Two networks, two different purposes.
The sewer and stormwater networks are separate systems.
- The stormwater network protects against flooding. Stormwater pipes collect rainwater run-off and direct it into the stormwater network where it is fed into the waterways.
- The sewer network protects health and the environment. The sewerage network carries sewage from bathrooms, kitchens and laundries to treatment plants for processing.
Property owners need to ensure stormwater does not enter the sewer sytem around their home. Excess water in the sewer may cause pipes to become overloaded and lead to sewage overflows in people's properties. To protect your home, check that water from your roof downpipes, pool backwash and landscaping run-off is not diverted into the sewerage system.
For more information read the Keep stormwater out of the sewer brochure.
Who is responsible for maintaining the sewerage system?
Your responsibilities as the property owner
Property owners are responsible for the installation, repair, maintenance and replacement of all the private fittings and pipes on their property up to the sewer connection point. If a leak or blockage is detected in these pipes, it is your responsibility to fix it. We recommend you contact a licensed plumber to rectify the problem as soon as possible.
We are responsible for the maintenance and repair of the pipes leading away from the connection point to the street. If a problem is detected in these pipes, it is our responsibility to fix it. To report a fault, please contact us on 1800 245 092 or visit the Report a fault or damage page.
How to prevent blockages?
Blockages occur when there is something inside your pipe that stops it working properly. About 20% of all blockages in our sewerage system result from putting the wrong things down sinks and toilets. You can find out more on the fact sheet Think before you put it down the drain.
You can protect your home from sewer blockages and keep your drains flowing by following these simple tips:
Garden and driveway
- Do no pour used motor oils or other hazardous chemicals down the drain. Contact your council for information on safe disposal.
- Nappies, sanitary products and other personal hygiene items belong in the bin.
- You can also place a strainer on your shower drain to catch loose items.
- Don't use the sink as a garbage bin for food scraps. Coffee grinds and tea leaves should also be disposed of in the bin.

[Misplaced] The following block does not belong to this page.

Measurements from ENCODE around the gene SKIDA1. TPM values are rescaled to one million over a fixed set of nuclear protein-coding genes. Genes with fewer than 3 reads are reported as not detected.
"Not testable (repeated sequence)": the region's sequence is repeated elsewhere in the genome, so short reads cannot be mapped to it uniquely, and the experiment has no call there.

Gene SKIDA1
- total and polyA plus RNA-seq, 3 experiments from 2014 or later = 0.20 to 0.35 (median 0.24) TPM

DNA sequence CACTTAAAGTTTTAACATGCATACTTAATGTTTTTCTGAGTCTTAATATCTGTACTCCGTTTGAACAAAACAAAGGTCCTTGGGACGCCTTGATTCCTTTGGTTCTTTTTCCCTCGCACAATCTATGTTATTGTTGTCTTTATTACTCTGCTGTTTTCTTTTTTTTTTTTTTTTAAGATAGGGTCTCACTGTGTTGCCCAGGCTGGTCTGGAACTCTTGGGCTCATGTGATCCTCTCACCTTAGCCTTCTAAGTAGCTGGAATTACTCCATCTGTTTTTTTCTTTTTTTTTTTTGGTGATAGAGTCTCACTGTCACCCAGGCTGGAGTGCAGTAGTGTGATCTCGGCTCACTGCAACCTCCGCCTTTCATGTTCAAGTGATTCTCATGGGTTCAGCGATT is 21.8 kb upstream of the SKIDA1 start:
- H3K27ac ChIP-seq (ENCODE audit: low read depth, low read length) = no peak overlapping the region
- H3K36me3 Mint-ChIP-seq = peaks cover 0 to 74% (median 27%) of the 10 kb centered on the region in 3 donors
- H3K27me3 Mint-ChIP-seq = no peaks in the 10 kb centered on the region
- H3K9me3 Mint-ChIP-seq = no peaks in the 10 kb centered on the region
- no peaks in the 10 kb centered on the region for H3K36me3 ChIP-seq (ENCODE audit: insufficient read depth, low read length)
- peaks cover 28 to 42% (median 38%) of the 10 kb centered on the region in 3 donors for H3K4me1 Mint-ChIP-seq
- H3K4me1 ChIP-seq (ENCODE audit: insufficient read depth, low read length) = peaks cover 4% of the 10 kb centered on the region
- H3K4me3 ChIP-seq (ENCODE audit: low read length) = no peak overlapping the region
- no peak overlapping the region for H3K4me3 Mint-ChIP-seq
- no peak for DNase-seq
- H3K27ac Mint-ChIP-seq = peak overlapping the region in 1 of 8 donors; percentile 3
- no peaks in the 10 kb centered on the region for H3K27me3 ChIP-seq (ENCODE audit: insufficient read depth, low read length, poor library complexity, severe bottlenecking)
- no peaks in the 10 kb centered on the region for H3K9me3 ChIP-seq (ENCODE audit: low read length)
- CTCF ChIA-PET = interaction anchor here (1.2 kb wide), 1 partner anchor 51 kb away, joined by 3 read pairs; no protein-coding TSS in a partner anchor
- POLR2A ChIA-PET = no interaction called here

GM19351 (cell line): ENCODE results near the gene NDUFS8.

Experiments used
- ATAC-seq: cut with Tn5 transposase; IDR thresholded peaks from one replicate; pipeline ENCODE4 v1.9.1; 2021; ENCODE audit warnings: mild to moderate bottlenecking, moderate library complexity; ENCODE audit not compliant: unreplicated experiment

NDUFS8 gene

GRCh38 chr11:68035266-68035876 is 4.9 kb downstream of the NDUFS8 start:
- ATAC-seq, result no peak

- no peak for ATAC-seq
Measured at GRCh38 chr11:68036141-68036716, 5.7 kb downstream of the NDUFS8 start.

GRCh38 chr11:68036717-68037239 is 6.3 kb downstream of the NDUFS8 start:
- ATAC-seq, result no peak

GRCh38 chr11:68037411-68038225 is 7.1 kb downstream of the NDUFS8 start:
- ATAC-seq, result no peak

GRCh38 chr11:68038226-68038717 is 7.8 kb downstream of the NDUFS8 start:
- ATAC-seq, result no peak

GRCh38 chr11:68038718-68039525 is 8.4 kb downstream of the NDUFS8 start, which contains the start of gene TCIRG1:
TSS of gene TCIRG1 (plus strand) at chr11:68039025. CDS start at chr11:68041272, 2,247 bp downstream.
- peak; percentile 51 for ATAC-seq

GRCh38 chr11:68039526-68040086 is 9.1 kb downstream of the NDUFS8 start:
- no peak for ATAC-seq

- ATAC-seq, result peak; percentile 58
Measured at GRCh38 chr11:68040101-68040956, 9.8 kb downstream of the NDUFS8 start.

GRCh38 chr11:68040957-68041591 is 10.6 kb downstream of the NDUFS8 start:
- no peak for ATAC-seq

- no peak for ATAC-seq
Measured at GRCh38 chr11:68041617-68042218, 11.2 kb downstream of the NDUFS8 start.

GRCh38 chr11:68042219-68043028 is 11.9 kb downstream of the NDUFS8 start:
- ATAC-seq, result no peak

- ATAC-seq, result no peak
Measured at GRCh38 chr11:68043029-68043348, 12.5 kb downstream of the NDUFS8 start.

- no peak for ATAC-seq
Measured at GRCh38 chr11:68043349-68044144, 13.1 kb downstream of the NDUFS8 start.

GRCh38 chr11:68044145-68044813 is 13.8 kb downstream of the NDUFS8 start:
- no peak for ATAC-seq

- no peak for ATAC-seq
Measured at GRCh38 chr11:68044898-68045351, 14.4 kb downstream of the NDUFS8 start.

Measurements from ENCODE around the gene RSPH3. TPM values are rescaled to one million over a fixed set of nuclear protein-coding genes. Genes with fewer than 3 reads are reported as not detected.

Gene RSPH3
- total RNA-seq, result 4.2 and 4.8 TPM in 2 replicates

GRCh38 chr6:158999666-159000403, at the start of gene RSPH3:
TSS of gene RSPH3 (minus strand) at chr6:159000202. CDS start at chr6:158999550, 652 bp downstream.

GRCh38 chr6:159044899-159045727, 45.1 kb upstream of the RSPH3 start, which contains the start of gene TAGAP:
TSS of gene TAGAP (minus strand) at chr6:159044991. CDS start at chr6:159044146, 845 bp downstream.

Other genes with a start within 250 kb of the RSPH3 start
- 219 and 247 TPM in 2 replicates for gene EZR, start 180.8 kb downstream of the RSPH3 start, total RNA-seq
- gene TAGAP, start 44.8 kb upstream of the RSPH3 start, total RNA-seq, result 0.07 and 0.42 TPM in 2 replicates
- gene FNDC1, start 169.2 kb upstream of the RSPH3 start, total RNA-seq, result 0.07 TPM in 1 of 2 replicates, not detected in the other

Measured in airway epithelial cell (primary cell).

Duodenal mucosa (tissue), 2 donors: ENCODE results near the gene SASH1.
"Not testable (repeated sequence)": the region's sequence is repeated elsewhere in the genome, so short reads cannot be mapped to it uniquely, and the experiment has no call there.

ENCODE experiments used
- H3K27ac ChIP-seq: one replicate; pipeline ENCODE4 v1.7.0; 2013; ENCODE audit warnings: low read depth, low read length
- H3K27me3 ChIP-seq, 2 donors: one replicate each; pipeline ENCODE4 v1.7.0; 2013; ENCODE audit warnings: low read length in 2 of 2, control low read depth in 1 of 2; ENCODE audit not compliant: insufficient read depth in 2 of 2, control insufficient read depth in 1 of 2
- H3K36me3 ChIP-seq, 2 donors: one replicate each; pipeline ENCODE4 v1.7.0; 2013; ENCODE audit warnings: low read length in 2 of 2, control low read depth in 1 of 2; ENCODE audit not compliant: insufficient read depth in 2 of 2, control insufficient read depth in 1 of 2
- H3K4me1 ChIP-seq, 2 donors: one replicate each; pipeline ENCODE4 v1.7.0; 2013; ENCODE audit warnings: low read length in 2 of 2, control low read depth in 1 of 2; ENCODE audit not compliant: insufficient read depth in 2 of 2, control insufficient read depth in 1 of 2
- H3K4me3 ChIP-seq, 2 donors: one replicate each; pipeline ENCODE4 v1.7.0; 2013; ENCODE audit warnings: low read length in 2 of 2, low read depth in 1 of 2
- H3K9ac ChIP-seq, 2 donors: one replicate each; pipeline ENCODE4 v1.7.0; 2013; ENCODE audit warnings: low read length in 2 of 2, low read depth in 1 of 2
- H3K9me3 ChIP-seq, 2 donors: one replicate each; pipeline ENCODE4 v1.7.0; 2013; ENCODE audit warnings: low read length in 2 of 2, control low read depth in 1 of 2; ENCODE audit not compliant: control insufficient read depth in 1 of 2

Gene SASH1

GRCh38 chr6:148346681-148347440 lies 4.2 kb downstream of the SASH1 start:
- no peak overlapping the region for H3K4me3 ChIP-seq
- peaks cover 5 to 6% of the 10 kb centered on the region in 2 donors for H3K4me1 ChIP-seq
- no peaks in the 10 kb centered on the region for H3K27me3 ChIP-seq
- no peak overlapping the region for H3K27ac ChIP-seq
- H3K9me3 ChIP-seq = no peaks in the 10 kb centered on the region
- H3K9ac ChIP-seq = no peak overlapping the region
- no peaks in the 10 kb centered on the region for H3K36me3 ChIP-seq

- Use a sink strainer to catch small items and scraps before they get washed away.
- Don't pour boiling water down the sink. Water in excess of 65 degrees celsius could damage PVC pipes.
- Cooking oils and fats often harden in drains creating greasy plugs which can clog your pipes.
- Use the recommended dose of detergent to avoid build-up in your washing machine and laundry pipes.
- Biodegradable and phosphate-free products are also kinder to the environment and less likely to cause blockages.
For the medical term, see Drainage (medical).
See also: Storm drain and Stormwater
Drainage is the natural or artificial removal of a surface's water and sub-surface water from an area. The internal drainage of most agriculturalsoils is good enough to prevent severe waterlogging (anaerobic conditions that harm root growth), but many soils need artificial drainage to improve production or to manage water supplies.
The ancient Indus of sewerage and drainage that were developed and used in cities throughout the civilization were far more advanced than any found in contemporary urban cities in the Middle East and even more efficient than those in some areas of the Indian Subcontinent today. All houses in the major cities of Harappa and Mohenjo-daro had access to water and drainage facilities. Waste water was directed to covered gravity sewers, which lined the major streets.
18th and 19th century
The invention of hollow-pipe drainage is credited to Sir Hugh Dalrymple, who died in 1753.